The Insolvency Service of Ireland (ISI) administers these debt resolution processes.
The ISI also provides the website backontrack.ie, with information on the insolvency options and dealing with debt. You can use the website to request a callback, or you can call the ISI’s helpline at (01) 764 4200 from 9am to 6pm, Monday to Friday.
What you can do yourself
MABS provides Money Tools that can help you:
- Manage your money
- Find out if you are in difficulty and where to get help
- Make a plan to deal with debts
You can use the My Budget tool to help you work out a budget plan. It shows you how much money you have coming in and going out over a year and shows how much is left over or by how much you are short. MABS has advice on managing your money to make it go further.
If you are not sure whether you are in financial difficulty yet, you can use the MABS tool My Financial Healthcheck to find the information, advice and support you need.
If you want to work out a plan to tackle one or more debts, you can use the MABS tool My Full Financial Picture. It shows how much money you have coming in and going out and how much is left over or short for paying bills and debts. It includes space to record bills, credit, assets and debts, giving you a total debt figure.
The information you gather with these tools will help you to take the next steps.
Understanding words used about debt
There are different types of debt, including mortgages, loans, overdrafts, credit cards and hire purchase agreements. Some debts, for example, mortgages, are secured. This means that goods or property, usually your house, is used as security in case the debt is not paid. Find out more about types of debt and the words used about debt in our glossary of debt terms.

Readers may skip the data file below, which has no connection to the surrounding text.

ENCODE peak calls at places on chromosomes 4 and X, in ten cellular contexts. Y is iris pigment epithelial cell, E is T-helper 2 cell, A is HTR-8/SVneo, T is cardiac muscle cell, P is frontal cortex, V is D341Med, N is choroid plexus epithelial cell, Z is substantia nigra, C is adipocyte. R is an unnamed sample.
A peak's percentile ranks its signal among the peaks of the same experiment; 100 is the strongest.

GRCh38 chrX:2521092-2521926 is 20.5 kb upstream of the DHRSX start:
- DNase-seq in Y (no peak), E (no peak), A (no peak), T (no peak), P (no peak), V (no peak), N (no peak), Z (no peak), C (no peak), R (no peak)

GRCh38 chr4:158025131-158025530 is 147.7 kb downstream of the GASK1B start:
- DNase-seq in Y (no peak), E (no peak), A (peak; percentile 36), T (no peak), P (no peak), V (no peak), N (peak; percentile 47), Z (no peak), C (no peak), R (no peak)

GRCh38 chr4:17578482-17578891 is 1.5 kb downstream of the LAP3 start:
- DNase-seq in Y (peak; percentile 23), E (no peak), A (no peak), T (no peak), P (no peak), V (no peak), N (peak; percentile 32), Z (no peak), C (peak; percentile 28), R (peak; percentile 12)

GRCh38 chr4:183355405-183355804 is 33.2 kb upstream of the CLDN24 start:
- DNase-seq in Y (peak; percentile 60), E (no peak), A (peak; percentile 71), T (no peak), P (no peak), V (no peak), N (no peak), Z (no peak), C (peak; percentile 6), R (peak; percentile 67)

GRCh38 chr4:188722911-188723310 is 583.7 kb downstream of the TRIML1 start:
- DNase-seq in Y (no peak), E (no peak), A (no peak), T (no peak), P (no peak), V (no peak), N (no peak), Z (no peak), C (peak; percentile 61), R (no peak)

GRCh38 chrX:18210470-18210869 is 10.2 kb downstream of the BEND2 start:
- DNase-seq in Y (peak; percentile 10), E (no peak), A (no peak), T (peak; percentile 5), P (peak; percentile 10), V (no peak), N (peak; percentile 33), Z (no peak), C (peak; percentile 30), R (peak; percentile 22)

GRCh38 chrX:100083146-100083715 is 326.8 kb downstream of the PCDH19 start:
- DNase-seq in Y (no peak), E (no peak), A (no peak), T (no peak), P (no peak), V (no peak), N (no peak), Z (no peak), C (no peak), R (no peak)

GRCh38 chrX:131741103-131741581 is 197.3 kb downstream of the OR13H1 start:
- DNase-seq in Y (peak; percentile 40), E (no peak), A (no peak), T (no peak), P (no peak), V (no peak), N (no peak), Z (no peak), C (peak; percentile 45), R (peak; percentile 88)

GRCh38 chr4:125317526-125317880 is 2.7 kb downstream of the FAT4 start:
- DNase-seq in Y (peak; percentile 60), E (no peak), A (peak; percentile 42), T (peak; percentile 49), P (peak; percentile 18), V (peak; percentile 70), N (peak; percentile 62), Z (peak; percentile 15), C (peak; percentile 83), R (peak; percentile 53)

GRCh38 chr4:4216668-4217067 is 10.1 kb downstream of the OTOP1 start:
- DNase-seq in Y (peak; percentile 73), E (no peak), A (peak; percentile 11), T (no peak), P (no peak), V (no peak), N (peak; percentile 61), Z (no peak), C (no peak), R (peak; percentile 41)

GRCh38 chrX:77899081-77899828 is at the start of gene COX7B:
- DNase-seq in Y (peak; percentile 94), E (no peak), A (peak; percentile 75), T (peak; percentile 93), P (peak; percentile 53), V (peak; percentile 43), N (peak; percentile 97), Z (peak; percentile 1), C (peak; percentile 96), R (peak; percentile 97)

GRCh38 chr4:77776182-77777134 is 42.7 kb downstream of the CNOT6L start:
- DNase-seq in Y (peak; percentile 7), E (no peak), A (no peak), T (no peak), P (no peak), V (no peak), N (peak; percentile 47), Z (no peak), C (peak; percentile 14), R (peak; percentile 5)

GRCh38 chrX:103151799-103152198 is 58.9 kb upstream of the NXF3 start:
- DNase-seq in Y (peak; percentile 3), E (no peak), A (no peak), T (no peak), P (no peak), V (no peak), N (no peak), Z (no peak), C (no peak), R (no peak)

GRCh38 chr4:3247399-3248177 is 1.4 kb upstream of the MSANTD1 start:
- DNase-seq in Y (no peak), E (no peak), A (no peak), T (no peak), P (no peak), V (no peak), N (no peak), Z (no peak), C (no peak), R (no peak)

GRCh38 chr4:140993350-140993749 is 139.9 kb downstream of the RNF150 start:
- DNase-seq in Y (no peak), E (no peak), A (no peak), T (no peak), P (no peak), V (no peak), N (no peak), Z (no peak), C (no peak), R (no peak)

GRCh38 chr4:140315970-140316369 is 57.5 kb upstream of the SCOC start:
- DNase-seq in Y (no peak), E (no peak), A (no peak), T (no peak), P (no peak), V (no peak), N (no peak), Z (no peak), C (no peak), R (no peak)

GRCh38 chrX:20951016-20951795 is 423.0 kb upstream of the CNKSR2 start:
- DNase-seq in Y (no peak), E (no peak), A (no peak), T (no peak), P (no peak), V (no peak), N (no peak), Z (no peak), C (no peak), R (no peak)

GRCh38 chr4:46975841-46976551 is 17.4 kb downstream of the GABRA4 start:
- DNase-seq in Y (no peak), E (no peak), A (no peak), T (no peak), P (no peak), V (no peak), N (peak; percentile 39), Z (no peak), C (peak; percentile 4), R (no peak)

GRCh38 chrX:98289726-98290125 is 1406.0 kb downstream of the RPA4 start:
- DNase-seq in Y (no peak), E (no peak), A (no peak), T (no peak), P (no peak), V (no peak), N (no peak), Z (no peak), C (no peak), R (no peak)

Rules for collecting debts
Some debts have specific rules and practices in place in relation to how they are managed and collected. These are mainly debts which are owed to the State or a State body. In particular, taxes, social welfare overpayments, local authority rents and housing loans, utility bills and TV licences all have specific rules and procedures. Find out more about the rules for specific debts.
There are general rules under consumer credit legislation in relation to collecting debts, including rules in relation to privacy, contact points and harassment and intimidation. There is a particular code of conduct for how lenders must engage with people in mortgage arrears or pre-arrears.
If you do not engage with your lender, your lender will most likely initiate legal proceedings to recover the debt. The case can be taken in the District Court, Circuit Court or High Court, depending on the amount of money involved. Once your lender has a Court judgment setting out the debt, this judgment can be enforced in various ways, including, in extreme cases, through bankruptcy proceedings. Being in arrears on debt repayments can also have other consequences, for example, it can affect your credit record and make it difficult to get credit in the future.
When someone has died, there are detailed rules about how their debts must be dealt with.